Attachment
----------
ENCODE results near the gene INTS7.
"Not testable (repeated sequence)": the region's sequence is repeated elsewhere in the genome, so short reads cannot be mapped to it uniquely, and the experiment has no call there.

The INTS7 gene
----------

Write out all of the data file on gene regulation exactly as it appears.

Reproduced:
ENCODE results near the gene INTS7.
"Not testable (repeated sequence)": the region's sequence is repeated elsewhere in the genome, so short reads cannot be mapped to it uniquely, and the experiment has no call there.

The INTS7 gene